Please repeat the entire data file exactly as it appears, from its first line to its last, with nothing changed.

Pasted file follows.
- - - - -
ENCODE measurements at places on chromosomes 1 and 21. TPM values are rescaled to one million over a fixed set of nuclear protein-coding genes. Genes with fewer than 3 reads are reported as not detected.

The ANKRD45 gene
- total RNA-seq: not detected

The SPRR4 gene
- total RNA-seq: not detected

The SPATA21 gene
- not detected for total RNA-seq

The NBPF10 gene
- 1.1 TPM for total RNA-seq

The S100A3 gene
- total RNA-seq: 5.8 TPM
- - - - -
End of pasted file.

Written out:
ENCODE measurements at places on chromosomes 1 and 21. TPM values are rescaled to one million over a fixed set of nuclear protein-coding genes. Genes with fewer than 3 reads are reported as not detected.

The ANKRD45 gene
- total RNA-seq: not detected

The SPRR4 gene
- total RNA-seq: not detected

The SPATA21 gene
- not detected for total RNA-seq

The NBPF10 gene
- 1.1 TPM for total RNA-seq

The S100A3 gene
- total RNA-seq: 5.8 TPM